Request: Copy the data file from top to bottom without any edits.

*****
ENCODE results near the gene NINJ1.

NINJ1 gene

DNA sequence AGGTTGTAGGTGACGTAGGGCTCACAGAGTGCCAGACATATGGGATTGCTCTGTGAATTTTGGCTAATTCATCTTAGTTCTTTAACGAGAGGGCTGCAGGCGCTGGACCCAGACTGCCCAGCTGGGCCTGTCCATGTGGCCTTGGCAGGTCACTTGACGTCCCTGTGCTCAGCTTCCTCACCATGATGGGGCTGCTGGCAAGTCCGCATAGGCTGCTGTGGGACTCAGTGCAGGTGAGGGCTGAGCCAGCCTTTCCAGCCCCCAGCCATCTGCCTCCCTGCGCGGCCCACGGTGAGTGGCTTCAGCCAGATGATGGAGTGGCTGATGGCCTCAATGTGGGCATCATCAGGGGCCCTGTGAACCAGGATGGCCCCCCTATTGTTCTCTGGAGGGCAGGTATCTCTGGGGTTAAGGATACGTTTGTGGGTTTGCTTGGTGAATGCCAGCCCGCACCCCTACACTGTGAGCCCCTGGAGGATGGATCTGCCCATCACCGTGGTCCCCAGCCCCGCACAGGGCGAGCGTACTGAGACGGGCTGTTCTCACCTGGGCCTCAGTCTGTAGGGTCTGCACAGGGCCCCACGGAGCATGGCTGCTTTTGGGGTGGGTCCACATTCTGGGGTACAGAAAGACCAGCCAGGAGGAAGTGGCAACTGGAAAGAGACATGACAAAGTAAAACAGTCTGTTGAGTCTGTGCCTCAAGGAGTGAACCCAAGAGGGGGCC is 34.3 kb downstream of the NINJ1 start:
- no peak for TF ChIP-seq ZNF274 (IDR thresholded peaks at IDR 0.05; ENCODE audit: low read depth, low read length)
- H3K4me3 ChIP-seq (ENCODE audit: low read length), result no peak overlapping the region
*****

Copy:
ENCODE results near the gene NINJ1.

NINJ1 gene

DNA sequence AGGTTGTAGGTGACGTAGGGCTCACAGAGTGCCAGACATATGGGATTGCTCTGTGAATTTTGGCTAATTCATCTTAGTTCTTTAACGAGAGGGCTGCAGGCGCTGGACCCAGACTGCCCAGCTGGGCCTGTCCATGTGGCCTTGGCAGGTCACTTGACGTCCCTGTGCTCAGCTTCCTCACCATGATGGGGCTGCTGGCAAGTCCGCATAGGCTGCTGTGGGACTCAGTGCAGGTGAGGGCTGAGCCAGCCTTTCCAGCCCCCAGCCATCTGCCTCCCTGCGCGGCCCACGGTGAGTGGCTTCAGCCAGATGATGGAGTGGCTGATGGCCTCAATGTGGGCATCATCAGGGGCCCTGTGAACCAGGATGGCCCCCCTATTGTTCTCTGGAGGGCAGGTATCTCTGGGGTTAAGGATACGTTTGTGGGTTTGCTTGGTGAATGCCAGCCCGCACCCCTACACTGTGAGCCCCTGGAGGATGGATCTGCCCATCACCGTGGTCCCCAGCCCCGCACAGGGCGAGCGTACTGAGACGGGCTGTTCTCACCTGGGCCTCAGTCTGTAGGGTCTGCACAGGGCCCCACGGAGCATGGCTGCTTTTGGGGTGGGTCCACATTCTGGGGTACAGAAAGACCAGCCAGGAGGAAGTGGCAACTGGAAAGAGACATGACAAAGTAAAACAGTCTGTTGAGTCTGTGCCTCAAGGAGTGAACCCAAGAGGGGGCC is 34.3 kb downstream of the NINJ1 start:
- no peak for TF ChIP-seq ZNF274 (IDR thresholded peaks at IDR 0.05; ENCODE audit: low read depth, low read length)
- H3K4me3 ChIP-seq (ENCODE audit: low read length), result no peak overlapping the region